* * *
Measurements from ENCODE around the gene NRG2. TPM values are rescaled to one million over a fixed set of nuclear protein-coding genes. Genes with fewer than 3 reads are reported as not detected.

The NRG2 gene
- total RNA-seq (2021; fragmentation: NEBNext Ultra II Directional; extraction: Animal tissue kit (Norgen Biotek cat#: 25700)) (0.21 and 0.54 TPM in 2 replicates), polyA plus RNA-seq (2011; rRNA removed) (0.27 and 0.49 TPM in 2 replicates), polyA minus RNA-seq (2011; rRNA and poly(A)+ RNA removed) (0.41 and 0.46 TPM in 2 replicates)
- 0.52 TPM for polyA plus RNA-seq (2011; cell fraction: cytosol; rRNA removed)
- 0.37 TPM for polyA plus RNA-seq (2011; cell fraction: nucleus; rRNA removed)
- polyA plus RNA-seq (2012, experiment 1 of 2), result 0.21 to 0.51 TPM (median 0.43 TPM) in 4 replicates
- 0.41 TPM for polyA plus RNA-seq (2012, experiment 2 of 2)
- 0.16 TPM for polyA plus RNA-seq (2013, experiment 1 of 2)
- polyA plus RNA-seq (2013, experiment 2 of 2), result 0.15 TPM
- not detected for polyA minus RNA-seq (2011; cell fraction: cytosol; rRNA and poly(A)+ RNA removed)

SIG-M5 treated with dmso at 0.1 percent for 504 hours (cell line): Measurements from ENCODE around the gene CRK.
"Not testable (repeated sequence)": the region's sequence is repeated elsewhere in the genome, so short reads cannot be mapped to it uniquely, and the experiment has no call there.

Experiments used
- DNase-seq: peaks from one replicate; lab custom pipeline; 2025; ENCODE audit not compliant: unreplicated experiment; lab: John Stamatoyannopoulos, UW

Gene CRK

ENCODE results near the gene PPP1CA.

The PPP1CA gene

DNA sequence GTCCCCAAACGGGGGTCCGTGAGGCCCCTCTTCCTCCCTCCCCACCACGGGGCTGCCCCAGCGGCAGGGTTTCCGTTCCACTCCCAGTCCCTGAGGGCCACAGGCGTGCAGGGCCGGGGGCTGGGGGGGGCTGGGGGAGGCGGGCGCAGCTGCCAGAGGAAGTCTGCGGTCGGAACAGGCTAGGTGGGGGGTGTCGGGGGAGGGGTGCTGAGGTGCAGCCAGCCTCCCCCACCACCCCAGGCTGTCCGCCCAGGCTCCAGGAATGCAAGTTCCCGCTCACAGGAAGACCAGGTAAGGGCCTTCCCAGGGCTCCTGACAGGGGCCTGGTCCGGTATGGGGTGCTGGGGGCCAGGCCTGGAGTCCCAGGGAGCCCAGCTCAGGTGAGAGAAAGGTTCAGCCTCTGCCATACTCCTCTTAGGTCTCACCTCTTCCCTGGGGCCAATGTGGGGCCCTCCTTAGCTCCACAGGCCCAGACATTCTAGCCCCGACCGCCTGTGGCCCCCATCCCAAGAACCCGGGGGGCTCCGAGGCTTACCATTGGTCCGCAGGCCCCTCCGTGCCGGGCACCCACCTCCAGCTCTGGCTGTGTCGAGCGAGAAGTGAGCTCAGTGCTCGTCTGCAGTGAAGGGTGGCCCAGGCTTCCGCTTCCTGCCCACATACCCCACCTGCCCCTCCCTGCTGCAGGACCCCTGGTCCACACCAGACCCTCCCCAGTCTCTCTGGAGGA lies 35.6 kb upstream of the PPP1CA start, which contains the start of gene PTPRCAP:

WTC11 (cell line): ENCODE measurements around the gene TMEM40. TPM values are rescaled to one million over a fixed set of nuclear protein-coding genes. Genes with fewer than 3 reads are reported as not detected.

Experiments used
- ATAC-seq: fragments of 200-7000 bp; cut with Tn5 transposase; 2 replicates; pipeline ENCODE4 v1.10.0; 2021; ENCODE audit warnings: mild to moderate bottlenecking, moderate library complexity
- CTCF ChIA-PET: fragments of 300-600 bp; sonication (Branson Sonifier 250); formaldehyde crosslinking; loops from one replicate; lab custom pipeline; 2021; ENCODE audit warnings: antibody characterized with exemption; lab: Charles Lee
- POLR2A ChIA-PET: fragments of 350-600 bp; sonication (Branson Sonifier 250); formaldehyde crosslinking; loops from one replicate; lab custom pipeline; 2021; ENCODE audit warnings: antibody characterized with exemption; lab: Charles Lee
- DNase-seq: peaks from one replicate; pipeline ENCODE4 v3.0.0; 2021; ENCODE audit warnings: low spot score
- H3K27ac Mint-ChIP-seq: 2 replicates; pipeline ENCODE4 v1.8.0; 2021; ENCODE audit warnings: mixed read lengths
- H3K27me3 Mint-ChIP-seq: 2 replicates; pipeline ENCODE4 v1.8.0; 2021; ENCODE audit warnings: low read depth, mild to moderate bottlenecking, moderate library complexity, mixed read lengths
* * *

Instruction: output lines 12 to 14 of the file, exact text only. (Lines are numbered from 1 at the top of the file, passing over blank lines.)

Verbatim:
"Not testable (repeated sequence)": the region's sequence is repeated elsewhere in the genome, so short reads cannot be mapped to it uniquely, and the experiment has no call there.

Experiments used
- DNase-seq: peaks from one replicate; lab custom pipeline; 2025; ENCODE audit not compliant: unreplicated experiment; lab: John Stamatoyannopoulos, UW